Session 1: What happened on 7th July, 2005 (“7/7”)?
7/7 was a significant event with a heavy loss of life and widespread injuries. It was the first time that British citizens targeted their compatriots on their own soil without warning and completely randomly. Those killed were people like you and me. Introduce Miriam Hyman.
- Understand what happened on 7/7
- Begin to consider the consequences of 7/7
- Summarise what they already know about 7/7
- Find out who Miriam Hyman was
- Start to record the consequences of 7/7
NB There is a lot to pack into this session. You’ll need to keep it moving!
Do not tell the students what the session / module is about at this stage if possible, nor share the title / objectives etc. We want to find out how much students can infer from the slides as an intriguing way into the topic.
Show MV History Resource 1.1 Presentation Slide 2: Memorial in Hyde Park.
What is it? What is a memorial? Who does it commemorate? Slides 3 and 4 provide more clues if necessary. Establish that it commemorates the victims of 7/7 but be vague.
Hand out blank pieces of A3 paper. In pairs / small groups, students write "7/7 London Bombings" in the middle and write as much as they know around it (a "mind map").
Hand out copies of Resource 1.2 What happened on 7/7? and ask students to compare it with their sheet.
Class discussion: What didn’t they know? Does the summary sheet miss out anything important? This is the point at which to ensure that they have a reasonable understanding of what happened.
- What do we know at this point in the investigation?
- Did you learn anything surprising or unusual?
- Is there anything on your 7/7 mind map that wasn’t mentioned in the summary?
To back up the summary sheet and subsequent discussion, you can choose a number of options to show at this stage selected from Resource 1.2 Presentation, Slides 5-12:
- Images relating to 7/7
- BBC map / timeline
- News clips
- Short documentary
Focus on those who were killed on 7/7. Fifty-two died (plus the four bombers). Use the BBC or Guardian links on Slide 13 to display the photographs of the victims. This is an interactive page so if the students have access to computers in the session they could find out more about some of the victims themselves, or you could this as a class using your terminal and projector. Note that the victims were generally young (in their twenties and thirties) and on their way to work, which is, of course, why the bombers chose that time – in order to maximise loss of life, injury, terror and commercial losses through the disruption of commercial life.
Find Miriam Hyman (on the number 30 Bus, Tavistock Square) amongst the victims and explain that Miriam’s story will form an important part of the module.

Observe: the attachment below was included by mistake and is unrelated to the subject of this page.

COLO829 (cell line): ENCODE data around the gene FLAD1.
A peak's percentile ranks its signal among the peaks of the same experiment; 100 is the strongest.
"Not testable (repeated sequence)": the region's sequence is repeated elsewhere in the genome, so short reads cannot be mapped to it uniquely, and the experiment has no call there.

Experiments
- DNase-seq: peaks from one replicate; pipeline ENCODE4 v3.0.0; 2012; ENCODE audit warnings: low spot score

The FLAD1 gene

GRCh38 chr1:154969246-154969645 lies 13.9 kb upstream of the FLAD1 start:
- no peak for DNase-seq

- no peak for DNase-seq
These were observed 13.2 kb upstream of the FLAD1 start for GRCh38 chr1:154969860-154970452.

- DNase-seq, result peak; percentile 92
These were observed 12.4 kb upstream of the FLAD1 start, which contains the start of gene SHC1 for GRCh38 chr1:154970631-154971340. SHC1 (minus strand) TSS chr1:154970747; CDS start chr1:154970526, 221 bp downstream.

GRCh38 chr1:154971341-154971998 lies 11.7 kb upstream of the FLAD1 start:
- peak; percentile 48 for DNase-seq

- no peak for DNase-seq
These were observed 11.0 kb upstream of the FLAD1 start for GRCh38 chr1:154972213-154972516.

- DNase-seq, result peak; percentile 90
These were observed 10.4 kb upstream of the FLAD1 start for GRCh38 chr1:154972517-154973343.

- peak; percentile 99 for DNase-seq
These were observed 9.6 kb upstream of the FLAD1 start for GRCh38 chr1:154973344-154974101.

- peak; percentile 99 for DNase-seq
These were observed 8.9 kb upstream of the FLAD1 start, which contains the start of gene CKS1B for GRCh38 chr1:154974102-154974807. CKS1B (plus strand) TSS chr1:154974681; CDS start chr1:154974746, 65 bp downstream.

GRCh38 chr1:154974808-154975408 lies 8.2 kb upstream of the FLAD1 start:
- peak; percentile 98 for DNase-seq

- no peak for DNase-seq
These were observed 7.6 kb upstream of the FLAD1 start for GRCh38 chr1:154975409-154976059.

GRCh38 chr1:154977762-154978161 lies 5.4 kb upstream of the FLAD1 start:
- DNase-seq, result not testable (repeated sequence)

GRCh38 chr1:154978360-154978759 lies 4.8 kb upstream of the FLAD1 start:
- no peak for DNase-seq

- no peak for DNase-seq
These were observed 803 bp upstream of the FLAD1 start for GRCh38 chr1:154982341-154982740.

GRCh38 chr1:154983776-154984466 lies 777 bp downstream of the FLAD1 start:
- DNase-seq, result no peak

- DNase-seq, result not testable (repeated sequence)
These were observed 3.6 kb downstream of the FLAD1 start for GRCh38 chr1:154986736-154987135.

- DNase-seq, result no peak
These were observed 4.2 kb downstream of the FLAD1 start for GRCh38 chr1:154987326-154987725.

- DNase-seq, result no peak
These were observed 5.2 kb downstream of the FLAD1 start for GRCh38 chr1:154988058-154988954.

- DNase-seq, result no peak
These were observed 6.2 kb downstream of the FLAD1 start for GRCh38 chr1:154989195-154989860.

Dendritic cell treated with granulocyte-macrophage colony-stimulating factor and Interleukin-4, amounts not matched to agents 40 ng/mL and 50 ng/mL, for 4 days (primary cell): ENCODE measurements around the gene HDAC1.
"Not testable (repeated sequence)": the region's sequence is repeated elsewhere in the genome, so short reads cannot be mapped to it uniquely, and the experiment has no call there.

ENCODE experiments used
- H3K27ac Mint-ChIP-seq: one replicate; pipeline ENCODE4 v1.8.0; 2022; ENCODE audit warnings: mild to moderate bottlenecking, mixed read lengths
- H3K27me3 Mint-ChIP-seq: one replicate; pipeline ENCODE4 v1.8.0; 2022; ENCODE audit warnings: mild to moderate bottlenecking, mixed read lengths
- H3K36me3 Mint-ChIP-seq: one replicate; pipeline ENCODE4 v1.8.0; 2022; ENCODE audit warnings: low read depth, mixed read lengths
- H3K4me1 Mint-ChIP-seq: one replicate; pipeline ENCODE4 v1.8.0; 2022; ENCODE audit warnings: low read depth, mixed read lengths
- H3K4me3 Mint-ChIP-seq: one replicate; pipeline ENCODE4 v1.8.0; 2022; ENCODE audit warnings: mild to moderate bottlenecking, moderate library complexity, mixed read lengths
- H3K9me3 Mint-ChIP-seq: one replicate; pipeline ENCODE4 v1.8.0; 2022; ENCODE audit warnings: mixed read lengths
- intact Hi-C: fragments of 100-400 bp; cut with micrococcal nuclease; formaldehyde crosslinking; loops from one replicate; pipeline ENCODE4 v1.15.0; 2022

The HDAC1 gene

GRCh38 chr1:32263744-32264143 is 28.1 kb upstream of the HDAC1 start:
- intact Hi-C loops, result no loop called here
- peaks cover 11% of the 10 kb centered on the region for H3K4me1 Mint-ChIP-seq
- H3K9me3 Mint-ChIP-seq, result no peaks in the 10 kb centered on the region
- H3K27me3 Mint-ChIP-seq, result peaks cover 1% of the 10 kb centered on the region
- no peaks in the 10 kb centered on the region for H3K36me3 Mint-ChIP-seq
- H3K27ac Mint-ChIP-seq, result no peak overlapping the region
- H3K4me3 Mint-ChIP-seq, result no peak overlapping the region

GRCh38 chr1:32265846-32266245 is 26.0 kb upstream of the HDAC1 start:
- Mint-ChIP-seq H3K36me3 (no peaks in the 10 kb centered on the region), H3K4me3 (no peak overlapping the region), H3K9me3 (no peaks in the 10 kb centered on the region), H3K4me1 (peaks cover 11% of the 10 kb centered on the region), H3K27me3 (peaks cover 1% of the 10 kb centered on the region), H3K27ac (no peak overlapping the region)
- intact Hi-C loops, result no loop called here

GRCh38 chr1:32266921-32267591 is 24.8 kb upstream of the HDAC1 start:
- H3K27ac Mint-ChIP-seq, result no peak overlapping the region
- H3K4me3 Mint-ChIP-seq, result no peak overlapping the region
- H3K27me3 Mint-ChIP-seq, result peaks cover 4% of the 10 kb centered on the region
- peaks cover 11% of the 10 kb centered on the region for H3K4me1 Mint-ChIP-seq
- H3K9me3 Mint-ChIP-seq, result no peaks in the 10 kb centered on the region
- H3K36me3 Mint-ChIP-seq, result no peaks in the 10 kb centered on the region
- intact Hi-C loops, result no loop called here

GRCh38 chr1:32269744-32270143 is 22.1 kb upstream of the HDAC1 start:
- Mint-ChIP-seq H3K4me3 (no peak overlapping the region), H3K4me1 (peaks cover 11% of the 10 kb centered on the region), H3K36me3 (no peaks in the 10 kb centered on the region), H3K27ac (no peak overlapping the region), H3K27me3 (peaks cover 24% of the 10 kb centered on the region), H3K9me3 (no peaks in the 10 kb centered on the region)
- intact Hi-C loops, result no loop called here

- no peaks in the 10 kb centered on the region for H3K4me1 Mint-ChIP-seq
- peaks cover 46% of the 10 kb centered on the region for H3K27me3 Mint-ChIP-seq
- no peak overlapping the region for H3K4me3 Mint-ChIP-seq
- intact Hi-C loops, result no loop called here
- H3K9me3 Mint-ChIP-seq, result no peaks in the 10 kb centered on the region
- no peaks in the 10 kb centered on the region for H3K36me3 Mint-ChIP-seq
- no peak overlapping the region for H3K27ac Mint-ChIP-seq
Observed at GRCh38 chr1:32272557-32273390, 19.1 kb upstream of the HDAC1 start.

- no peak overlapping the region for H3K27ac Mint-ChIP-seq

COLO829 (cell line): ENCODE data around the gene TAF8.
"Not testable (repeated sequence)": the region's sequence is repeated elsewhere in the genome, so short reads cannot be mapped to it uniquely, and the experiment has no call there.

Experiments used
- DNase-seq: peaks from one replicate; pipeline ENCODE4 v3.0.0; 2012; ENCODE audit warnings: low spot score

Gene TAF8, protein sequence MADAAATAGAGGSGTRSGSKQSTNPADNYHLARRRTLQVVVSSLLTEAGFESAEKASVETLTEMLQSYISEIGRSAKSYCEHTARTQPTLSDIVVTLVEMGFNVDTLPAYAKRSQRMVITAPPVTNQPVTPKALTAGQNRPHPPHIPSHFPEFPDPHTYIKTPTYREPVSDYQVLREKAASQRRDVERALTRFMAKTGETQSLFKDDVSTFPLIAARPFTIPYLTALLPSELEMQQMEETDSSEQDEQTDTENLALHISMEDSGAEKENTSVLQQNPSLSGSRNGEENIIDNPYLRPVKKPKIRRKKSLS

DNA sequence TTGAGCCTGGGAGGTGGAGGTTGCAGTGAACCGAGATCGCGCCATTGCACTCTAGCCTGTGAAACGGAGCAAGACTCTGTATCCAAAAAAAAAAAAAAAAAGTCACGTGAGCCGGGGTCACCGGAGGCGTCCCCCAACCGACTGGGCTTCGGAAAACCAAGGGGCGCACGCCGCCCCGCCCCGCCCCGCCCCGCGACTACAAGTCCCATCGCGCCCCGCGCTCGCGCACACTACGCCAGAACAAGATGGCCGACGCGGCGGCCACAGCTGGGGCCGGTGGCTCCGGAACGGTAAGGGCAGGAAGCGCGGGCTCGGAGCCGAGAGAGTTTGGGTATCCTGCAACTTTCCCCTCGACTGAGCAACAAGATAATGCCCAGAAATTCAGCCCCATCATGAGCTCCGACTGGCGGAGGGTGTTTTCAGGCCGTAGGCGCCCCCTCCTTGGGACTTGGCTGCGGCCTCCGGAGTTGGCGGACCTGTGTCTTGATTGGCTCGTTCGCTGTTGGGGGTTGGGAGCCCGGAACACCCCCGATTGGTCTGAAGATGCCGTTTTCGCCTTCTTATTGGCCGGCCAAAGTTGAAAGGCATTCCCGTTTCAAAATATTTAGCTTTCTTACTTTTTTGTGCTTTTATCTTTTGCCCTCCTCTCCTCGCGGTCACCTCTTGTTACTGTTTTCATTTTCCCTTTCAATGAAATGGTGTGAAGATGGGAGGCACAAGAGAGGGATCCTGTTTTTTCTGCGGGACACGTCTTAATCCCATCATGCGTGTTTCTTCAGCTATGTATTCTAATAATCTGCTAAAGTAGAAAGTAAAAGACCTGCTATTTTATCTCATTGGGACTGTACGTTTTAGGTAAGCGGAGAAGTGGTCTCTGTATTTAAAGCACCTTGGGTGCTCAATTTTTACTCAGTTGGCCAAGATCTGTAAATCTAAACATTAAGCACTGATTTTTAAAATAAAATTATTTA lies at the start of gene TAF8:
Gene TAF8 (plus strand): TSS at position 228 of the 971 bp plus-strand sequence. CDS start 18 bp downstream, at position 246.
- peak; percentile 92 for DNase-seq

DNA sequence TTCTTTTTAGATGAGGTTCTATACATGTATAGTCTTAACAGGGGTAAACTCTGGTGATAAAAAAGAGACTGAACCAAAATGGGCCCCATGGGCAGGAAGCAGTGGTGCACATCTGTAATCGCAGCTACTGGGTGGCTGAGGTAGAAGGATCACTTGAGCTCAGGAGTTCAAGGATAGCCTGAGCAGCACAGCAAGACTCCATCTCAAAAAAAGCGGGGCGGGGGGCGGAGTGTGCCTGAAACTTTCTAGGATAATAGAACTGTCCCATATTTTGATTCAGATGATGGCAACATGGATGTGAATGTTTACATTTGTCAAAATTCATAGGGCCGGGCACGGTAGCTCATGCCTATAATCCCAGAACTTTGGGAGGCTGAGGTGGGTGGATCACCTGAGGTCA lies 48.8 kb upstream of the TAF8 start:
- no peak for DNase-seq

Play video Miriam’s Story Part 1: Who was Miriam Hyman?
Play video Miriam’s Story part 2: What happened to Miriam on 7th July 2005?
(Each clip is 2 minutes.)
Brief discussion: Why was Miriam on the bus? Where had she been going? What do we know about Miriam – her life, the things she liked, her talents, her strong family ties and firm friendships, her art work and her values, such as inclusiveness? Explain that we will return to Miriam in future sessions.
[There are inaccuracies in most, if not all reportage, from Miriam’s age to her job and so on. In discussing what we know about Miriam from the media you may wish to bring up the reliability of sources.]
Plenary 2: Conclusion
Reveal the main enquiry question: What happened after the 2005 London bombings? Hold a brief discussion about the meaning of “consequences”. Based on today’s session, what were the consequences of 7/7? Each pupil will need a place to record consequences at the end of each session; the back of their books might be a good place or on a clean double page at the front.
Try to end the session by emphasising the fact that innocent people like them died that day, to emphasise why this matters. There is a powerful clip via YouTube (Slide 13) that shows pictures of the fifty-two victims in turn in silence. This is towards the end of an ITV new clip about the one year anniversary of the bombings. Fast forward to 5.38 minutes. It’s a bit fuzzy but very poignant and ends with Miriam. Check how it looks on your board before showing it! It lasts about one minute.
If you feel it is appropriate, students could ask parents / relatives / neighbours what they remember about 7/7 (note-taking optional).